04 February 2010

Mike Hulme on IPCC

Mike Hulme of UEA has a thoughtful piece in SciDev.net on the state of climate science. Here is how he starts off:

The incorrect statement in the Fourth Assessment Report of the Intergovernmental Panel on Climate Change (IPCC) that the Himalayan glaciers could completely disappear by 2035 is remarkable in many ways.

First, how could such a physically implausible claim have entered an early draft of an assessment undertaken by 'the world's leading experts', as IPCC authors are frequently described? Second, how did the claim survive several rounds of peer review from other IPCC authors and outside experts? Third, how did the claim, published in April 2007, remain unchallenged for more than two years before hitting the news headlines?

But perhaps most remarkable of all was the reaction of the IPCC chairman, Rajendra Pachauri, when the results of a specially commissioned Indian study of the glaciers challenged the IPCC's claim. He dismissed the new study as "voodoo science".

Pachauri's haughty attitude helps explain why the controversy surrounding the mistaken claim — which, after all, is a rather minor piece of the picture of climate change impacts — is now filling newspapers, blogs and broadcast media.

But to fully understand the timing of this affair we must reflect on the unexpected turn of events in the politics of climate change science over the past three months.

In other news, Rajendra Pachauri says that he hopes that climate skeptics rub asbestos on their faces.


  1. I like Mike Hulme and his book "Why we disagree about Climate Change" is very good, whether youi are a skeptic or not.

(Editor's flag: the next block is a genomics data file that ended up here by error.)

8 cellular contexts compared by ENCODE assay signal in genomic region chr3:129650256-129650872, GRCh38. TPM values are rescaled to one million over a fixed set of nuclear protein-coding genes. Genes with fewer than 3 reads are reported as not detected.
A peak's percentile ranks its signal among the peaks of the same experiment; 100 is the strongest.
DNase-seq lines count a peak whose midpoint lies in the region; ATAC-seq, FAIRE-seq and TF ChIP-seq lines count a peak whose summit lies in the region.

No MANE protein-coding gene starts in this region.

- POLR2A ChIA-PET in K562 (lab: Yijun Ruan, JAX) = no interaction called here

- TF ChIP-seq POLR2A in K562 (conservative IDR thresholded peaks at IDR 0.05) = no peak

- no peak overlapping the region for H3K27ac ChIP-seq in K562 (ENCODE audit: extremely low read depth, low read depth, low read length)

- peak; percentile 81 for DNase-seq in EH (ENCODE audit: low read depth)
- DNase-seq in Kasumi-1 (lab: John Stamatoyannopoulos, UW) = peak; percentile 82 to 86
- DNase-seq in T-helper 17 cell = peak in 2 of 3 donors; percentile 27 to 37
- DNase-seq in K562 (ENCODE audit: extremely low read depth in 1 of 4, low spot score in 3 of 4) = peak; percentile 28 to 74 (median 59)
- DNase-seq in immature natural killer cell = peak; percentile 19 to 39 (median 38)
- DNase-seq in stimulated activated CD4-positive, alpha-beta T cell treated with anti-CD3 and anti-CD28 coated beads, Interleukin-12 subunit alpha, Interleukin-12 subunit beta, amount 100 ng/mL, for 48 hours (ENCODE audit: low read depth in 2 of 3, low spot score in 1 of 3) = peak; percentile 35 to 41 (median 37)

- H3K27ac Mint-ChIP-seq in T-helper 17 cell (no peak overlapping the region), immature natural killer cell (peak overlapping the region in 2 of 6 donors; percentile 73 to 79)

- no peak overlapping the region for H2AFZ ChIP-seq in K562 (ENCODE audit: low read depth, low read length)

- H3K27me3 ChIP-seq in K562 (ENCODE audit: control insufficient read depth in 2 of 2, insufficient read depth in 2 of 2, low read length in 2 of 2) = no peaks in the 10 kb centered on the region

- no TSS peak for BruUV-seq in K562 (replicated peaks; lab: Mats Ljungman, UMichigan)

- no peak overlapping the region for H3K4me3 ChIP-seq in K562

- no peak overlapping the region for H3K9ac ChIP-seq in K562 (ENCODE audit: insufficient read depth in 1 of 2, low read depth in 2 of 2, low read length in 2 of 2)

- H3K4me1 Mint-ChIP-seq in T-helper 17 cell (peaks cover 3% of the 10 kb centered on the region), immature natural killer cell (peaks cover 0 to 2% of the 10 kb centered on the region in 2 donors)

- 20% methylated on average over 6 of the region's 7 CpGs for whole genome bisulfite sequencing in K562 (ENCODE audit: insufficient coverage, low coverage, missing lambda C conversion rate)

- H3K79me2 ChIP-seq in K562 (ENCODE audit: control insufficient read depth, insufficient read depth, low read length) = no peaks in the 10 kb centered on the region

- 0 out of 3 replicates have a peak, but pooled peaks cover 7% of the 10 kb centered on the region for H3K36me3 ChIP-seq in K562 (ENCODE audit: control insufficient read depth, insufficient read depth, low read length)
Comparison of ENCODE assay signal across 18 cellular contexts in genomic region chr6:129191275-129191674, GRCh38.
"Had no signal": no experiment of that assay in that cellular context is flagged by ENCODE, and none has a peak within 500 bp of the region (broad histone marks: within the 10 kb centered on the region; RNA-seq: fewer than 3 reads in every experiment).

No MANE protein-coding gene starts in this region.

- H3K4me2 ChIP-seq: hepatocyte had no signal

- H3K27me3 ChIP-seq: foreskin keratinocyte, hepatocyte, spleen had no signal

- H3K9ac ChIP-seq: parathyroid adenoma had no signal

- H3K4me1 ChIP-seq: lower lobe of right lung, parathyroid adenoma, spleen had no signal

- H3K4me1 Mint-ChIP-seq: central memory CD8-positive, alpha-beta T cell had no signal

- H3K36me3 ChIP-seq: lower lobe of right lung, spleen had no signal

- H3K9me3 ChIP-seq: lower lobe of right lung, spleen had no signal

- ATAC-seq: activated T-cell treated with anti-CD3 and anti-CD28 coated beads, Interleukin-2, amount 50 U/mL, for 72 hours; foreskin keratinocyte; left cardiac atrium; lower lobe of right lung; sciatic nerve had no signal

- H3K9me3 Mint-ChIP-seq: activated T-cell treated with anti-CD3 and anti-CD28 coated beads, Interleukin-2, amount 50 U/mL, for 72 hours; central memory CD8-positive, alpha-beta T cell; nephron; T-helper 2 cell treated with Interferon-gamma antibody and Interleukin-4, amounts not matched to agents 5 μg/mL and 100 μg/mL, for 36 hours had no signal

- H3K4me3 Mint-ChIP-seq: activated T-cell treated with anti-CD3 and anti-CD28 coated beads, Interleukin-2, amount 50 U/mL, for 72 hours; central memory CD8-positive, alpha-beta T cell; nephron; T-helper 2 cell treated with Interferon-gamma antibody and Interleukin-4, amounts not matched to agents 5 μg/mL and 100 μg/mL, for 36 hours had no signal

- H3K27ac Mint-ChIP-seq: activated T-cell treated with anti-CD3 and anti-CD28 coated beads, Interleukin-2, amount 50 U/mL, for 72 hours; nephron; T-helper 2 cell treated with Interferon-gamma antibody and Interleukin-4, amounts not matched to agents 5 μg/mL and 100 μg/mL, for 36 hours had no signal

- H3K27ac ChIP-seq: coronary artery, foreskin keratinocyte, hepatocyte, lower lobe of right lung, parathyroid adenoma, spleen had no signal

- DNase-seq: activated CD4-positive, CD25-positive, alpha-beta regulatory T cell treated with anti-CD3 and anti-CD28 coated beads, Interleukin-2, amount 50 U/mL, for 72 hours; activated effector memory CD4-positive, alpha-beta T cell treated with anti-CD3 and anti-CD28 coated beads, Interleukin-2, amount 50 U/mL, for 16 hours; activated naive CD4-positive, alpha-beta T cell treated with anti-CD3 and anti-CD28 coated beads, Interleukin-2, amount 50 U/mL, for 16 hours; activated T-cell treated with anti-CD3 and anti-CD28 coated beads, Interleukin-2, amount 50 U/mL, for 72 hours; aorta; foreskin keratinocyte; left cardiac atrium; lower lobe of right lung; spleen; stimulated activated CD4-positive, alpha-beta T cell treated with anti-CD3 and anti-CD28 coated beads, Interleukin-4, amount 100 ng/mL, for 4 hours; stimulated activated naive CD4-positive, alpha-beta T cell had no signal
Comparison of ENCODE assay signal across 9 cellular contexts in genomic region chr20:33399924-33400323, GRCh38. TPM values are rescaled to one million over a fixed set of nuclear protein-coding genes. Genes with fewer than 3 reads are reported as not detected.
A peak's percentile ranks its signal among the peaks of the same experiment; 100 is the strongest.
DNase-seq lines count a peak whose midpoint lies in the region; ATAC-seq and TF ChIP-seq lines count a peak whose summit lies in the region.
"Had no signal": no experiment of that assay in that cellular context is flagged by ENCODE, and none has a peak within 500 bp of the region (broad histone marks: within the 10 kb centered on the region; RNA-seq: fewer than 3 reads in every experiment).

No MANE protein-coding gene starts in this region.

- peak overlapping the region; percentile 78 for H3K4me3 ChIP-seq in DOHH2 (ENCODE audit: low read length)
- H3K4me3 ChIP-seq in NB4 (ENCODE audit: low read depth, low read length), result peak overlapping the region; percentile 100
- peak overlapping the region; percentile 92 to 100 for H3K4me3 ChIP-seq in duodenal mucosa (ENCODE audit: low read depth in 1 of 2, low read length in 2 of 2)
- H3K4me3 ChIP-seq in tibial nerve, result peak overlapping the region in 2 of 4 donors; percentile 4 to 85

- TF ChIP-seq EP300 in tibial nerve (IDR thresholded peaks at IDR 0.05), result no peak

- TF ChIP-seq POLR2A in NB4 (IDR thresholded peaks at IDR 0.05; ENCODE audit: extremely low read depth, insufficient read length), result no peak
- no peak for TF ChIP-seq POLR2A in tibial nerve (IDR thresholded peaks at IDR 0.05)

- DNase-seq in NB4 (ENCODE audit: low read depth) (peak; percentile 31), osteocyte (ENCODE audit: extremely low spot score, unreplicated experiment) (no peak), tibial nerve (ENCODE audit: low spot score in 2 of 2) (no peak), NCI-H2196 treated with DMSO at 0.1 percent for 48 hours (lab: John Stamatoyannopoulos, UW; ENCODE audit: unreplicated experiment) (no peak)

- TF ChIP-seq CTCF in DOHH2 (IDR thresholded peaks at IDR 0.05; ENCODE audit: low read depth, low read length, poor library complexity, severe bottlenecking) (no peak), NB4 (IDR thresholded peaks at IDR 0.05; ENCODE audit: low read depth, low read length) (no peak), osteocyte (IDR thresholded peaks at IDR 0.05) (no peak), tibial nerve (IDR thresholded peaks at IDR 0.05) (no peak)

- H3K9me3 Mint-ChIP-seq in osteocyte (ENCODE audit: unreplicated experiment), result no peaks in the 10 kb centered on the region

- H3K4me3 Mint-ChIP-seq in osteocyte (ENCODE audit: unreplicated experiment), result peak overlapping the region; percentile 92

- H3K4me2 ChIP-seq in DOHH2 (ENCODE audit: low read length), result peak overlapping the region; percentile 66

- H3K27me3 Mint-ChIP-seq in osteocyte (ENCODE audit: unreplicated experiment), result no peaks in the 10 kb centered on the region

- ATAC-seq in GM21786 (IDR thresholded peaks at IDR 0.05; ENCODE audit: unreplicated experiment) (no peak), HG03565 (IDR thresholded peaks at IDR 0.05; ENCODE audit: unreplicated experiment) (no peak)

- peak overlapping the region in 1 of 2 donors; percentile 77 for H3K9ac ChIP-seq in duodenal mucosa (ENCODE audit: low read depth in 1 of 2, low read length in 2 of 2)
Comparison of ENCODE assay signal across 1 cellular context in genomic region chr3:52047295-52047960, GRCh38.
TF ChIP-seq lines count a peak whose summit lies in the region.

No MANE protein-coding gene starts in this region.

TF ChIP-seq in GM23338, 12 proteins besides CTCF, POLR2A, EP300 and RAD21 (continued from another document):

He must be amazed at the current antics, the IPCC quite obviously did not read his book.

  2. For those people who don't understand the mysterious asbestos reference, it's an attack by Pachauri on Christopher Booker and Richard North.

  3. I think Mike Hulme is actually guilty himself of understating the seriousness of the matter. There is more than one dodgy citation in IPCC reports.



  4. Alas when Mike asserts:
    "Well, it doesn't mean that the well-authenticated, headline conclusions about human impacts on the climate system are undermined. Nor does it mean that concerns about the risks of future climate change are misplaced."

    He couldn't be more wrong. The compilers of the report were plainly dishonest and even now they find it impossible to be honest. Why then would we believe they got anything right? These weren't mistakes after all - it was deliberately done to influence policy. The review procedure is a clear sham. But we knew already that the reports were altered after the reviewers went home, thanks to Lindzen, Reiter, Pielke Snr and Landsea, long before the CRU emails, yet it was totally ignored because the IPCC lead authors have zero accountability. Hulme errs in aiming to sweep it all under the carpet a second time.

    At this point no emissions reduction targets, taxes or trade policies are likely regardless, so climate policy isn't in the least affected by making sure the rest is investigated and corrected. In engineering parlance it should be considered in abeyance until it passes quality control.

    I'd wager if you take out all the guesswork and arm-waving you could reduce it from 3000 pages to just a mere handful.

  5. Hardly a minor claim. The claim was that the people of the Asian subcontinent - over a billion - were at risk of a catastrophe within our lifetimes. This is not a 5% increase in hurricane strength - this is the apocalypse for a major proportion of humanity.

  6. It would appear that India is preparing to pull out of the IPCC.


    If it does will China follow suit?